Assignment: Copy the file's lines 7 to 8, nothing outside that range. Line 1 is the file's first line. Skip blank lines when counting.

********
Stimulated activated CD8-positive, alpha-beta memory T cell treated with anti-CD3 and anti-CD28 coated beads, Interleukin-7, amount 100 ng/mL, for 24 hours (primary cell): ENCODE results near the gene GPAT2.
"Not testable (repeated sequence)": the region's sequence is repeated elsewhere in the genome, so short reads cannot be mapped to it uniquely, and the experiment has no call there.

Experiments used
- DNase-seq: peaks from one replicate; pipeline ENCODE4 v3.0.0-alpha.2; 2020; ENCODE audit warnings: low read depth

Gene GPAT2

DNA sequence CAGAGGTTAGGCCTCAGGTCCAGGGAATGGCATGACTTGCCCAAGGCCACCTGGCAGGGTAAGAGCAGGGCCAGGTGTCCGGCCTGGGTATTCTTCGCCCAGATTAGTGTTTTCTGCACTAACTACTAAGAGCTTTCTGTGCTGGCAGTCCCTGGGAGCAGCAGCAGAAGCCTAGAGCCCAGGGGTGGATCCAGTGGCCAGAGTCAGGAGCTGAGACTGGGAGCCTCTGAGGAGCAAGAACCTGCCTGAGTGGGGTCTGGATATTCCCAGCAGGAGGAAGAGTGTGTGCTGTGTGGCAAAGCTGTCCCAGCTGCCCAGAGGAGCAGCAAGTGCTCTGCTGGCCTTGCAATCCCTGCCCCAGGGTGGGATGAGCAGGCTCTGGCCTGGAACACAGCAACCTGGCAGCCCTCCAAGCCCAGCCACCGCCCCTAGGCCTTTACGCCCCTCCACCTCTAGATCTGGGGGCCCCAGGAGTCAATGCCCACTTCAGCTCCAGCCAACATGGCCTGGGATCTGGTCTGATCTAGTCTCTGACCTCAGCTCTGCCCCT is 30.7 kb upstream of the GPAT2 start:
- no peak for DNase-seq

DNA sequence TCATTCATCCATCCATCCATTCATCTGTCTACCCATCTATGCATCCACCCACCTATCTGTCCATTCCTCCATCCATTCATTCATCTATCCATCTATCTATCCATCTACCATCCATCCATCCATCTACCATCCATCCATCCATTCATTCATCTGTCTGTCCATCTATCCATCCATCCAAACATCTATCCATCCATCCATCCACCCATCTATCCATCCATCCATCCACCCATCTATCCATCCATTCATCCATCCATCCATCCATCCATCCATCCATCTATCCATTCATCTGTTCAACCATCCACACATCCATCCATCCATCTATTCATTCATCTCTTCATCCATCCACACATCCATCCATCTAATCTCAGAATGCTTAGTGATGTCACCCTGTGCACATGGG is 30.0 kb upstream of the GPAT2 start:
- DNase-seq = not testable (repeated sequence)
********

- no peak for DNase-seq

DNA sequence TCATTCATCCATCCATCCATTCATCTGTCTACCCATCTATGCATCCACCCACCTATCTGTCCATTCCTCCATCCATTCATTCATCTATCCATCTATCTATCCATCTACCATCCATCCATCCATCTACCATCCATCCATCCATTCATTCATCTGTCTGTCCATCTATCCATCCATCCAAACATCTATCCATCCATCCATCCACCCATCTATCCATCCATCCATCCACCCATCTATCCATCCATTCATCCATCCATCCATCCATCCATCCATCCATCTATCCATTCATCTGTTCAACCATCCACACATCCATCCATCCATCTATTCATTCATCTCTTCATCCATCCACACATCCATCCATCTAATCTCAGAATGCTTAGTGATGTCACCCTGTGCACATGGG is 30.0 kb upstream of the GPAT2 start: